If the hon. Member for Heeley had really listened, he could not have failed to have realised that what I was talking about was not the contributory basis of the Scheme. On that I disagreed with my hon. Friend the Member for Nelson and Colne (Mr. S. Silverman) in 1946, and still disagree with him. That is not to say which of us is right. But I did not attack the contributory basis. What I attacked was simply the putting up of contributions when there has been amassed a very considerable kitty, a very sizeable balance indeed, and the putting up of contributions by more than is required to cover the benefits.
That was what I attacked, and, with respect, I think that one can take that line without attacking the contributory basis of the Scheme. The extraordinary thing is that there have been three speeches from hon. Members opposite, and not one of the speakers has defended the principle of taking more in contributions than is required to meet the cost of the benefit—of taking so much more that we go on building up a balance which already exceeds £100 million. The hon. Member for Heeley did not do so, and neither did the hon. Member for Barry (Mr. Gower). Goodness alone knows—
I did indeed. The Fund has been increasing year by year, and the principle which the right hon. Gentleman defended earlier was that it should go on. He cannot have it both ways.
Hon. Gentlemen are talking little bits of the original Scheme which happen to suit their arguments.
The hon. Member for Nelson and Colne may have disagreed with it, but he will remember that we all accepted the principle in the beginning; subject to a proviso that after five years there would be a review. We are now saying, why exaggerate the effect of what we undertook, when we are at the point where a quinquennial review is almost due?
I repeat my question to the Minister, when are we to have the quinquennial review? He has dodged that matter. He has got it, or he has nearly got it, or he knows what is to be in it, but in any case the right hon. Gentleman is up against the fact that now is almost the time when it should be available. When are we to have the review, and why cannot we hold up this miserable business unitl we know where we are?
I understood the Minister to say that it is the view of the Government Actuary that the balance in this Fund should reach £300 million. I should have thought that to be one of the matters which we need to review—
I am about to deal with that. The hon. Member for Nelson and Colne made an excellent speech without any help from me. I hope that he will return the compliment, and I will do the best I can.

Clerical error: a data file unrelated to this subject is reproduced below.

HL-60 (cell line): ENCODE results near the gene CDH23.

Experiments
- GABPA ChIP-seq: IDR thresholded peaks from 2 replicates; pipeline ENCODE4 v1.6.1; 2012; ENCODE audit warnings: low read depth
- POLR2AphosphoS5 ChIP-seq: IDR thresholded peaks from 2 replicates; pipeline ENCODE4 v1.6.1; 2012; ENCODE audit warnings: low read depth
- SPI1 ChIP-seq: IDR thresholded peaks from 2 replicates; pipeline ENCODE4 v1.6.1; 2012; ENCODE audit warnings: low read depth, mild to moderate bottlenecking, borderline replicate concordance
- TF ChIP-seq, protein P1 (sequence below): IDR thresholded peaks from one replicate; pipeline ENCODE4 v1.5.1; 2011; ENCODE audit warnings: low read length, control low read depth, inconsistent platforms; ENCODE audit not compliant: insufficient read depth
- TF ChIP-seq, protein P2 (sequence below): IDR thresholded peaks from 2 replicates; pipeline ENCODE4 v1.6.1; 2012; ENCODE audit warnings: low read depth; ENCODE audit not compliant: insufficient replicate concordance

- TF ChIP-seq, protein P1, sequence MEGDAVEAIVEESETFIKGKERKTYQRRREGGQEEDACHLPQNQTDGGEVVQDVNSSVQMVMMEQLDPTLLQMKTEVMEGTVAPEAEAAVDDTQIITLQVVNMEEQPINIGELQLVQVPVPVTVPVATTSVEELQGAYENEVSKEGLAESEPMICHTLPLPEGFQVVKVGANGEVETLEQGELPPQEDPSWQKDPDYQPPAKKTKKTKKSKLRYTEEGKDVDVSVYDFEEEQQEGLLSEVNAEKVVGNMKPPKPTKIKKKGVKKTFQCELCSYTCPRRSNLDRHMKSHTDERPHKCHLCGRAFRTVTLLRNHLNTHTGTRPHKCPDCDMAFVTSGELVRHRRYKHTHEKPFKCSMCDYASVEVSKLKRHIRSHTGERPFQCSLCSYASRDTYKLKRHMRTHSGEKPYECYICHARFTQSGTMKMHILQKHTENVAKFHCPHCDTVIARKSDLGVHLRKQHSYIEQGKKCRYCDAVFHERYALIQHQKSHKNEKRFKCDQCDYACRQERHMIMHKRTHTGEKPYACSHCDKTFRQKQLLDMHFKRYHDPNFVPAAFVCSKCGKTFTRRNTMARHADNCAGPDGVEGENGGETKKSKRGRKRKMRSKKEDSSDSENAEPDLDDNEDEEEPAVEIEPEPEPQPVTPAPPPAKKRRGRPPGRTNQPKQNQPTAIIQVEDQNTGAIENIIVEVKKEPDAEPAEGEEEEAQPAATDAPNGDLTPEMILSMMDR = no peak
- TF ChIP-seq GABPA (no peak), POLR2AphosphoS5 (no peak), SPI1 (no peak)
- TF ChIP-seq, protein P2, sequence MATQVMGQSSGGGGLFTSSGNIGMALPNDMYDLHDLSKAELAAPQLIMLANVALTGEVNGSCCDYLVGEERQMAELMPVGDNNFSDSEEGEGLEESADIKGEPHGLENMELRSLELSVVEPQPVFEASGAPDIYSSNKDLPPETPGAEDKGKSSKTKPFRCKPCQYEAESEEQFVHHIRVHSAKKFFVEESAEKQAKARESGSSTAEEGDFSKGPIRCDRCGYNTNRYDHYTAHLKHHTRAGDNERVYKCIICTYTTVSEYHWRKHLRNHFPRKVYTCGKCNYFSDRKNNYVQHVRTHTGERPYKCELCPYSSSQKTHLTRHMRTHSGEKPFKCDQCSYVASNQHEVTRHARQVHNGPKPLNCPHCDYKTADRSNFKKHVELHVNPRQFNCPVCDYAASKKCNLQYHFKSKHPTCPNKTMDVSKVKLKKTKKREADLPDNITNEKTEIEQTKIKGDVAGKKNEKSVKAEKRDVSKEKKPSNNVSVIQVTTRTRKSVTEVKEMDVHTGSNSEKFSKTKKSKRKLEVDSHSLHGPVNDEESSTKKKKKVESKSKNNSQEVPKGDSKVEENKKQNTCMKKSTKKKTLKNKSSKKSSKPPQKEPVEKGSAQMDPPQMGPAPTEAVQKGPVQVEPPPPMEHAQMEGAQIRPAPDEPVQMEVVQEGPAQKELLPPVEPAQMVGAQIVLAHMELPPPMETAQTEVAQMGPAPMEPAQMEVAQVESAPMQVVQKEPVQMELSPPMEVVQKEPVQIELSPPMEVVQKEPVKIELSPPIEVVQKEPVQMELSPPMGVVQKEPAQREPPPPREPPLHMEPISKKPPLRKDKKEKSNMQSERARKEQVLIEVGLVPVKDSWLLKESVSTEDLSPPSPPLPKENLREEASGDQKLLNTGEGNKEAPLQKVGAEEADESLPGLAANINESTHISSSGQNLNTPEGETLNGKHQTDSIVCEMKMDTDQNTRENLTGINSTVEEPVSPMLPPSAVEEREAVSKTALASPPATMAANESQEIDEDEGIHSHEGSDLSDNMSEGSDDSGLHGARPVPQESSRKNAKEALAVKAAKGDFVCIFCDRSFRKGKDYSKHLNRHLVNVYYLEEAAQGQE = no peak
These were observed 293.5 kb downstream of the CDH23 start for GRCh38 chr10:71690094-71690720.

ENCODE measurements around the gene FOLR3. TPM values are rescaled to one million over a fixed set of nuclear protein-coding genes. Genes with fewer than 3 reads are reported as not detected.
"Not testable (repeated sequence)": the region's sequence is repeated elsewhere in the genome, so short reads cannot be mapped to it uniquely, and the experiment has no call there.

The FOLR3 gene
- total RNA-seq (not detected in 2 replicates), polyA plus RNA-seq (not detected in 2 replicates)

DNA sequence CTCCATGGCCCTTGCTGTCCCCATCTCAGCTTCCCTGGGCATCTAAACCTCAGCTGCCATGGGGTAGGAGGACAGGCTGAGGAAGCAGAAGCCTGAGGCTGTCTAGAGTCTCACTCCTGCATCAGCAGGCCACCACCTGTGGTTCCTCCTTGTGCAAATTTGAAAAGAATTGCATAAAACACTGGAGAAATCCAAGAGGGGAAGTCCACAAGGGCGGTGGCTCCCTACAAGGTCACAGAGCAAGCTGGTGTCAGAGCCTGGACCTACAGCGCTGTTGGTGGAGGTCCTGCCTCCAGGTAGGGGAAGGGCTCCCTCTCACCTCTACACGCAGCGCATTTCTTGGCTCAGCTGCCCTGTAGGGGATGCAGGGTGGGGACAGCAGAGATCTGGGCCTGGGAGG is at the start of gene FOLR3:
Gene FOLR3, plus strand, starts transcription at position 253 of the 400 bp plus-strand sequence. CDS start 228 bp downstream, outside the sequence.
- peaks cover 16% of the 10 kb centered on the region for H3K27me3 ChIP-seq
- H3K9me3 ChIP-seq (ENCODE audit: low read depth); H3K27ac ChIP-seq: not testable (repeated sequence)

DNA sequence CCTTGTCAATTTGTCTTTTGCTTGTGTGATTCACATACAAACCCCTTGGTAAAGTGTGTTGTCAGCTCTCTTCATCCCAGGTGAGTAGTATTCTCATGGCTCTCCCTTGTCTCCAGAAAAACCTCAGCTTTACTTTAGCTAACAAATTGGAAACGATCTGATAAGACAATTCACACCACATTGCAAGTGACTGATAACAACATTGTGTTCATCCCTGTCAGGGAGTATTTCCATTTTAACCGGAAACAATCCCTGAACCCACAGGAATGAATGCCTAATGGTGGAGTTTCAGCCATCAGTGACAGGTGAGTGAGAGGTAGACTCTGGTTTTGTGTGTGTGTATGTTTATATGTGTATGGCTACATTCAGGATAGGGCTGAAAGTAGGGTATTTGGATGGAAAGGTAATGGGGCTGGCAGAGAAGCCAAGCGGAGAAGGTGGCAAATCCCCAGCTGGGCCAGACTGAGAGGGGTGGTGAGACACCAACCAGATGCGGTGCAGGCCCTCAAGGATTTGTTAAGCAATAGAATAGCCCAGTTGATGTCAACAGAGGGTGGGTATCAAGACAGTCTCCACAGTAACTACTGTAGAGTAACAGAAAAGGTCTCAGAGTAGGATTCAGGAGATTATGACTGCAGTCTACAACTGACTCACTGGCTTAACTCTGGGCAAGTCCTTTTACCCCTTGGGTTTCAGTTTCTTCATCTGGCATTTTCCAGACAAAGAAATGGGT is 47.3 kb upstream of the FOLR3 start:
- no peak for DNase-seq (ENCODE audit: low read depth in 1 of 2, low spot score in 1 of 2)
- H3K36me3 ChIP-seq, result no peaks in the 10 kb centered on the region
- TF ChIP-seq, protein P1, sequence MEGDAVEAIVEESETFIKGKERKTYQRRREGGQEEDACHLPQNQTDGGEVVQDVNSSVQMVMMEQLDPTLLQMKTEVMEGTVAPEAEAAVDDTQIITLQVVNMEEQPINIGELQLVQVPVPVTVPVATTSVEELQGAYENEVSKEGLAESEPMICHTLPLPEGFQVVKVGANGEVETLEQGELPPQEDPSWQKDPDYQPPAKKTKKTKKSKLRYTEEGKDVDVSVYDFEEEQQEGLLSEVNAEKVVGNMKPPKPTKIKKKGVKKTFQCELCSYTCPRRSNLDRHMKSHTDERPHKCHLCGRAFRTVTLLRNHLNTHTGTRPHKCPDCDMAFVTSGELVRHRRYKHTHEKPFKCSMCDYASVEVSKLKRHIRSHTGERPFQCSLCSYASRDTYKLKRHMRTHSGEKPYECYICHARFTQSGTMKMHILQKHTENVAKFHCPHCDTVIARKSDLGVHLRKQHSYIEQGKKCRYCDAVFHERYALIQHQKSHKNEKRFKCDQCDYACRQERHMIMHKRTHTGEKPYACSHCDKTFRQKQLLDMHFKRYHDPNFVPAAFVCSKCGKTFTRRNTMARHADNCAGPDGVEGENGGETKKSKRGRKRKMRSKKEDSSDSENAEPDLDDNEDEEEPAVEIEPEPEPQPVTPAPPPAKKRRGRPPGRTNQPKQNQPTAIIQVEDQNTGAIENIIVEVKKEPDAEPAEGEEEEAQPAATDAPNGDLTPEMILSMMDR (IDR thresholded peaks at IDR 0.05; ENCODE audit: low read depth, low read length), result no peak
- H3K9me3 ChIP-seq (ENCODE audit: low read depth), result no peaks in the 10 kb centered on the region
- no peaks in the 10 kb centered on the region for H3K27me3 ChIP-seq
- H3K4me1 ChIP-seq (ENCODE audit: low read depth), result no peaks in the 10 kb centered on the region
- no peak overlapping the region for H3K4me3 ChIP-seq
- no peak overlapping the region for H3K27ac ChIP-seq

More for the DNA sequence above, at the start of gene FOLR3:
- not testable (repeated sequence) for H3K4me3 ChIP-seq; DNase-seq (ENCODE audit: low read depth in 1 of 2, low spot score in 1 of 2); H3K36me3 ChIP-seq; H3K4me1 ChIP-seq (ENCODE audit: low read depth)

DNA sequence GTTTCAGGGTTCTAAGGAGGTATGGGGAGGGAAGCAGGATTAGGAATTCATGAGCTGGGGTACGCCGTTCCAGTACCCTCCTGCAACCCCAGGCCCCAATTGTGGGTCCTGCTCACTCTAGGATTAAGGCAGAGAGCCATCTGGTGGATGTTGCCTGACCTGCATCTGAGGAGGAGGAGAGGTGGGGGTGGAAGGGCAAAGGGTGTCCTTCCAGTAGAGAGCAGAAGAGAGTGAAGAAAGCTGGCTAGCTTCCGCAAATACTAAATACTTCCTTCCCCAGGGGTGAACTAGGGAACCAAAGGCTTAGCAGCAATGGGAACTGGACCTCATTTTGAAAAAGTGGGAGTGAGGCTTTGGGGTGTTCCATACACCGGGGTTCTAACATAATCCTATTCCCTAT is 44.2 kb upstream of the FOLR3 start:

I understood the Minister to say that, in the view of the Government Actuary, the balance in the Fund should be £300 million. Where was that said? That is one of the important issues which should be sorted out in the quinquennial review. I am not prepared to vote that the industrial workers, either in my constituency or in my trade union, shall pay an extra ld. a week which is not justified on the facts before us, simply because the Minister says that he 'happens to believe that the Government Actuary thinks that the balance should be £300 million.
I do not think that hon. Gentlemen opposite can charge me with not standing up for something, just because it is unpopular, if I am convinced that it is right. Were I convinced on the evidence about the need for this payment, I should be prepared to vote for it. But I am not convinced, and the Minister has not devoted any argument to convincing me.
I repeat that here we have a large sum in the kitty. It is increasing, if anything, at a rate of from £15 million to £27 million a year. The Minister gave us the progression from £15 million to £27 million a year—
If the Minister will listen, he will help me to get it right—he interrupted too quickly.
I said that the Minister gave us figures which went up from £15 million to £27 million. Then he stopped. He did not give us the progression figures after that. He said that in the last year the figure was £15 million. The Minister did not say that it is a steady progression down. He convinced me that it was varying from £15 million to £27 million, and back to £15 million again. It may well move up and down like that. These things do not necessarily move in arcs in that way, but evidence that that is so in this case has not been produced. That is the sort of thing which the quinquennial review would reveal to us.
We come back every time to the fact that the Minister is dealing with the contribution side on the assumption that, in order to build up a bigger and bigger balance, he needs more money in the Fund than will be paid out in increased benefits. But he gives us no evidence at all. Were I once more a trade union official, I should have great difficulty in defending this attitude, and in answering arguments deduced from it by trade unions members.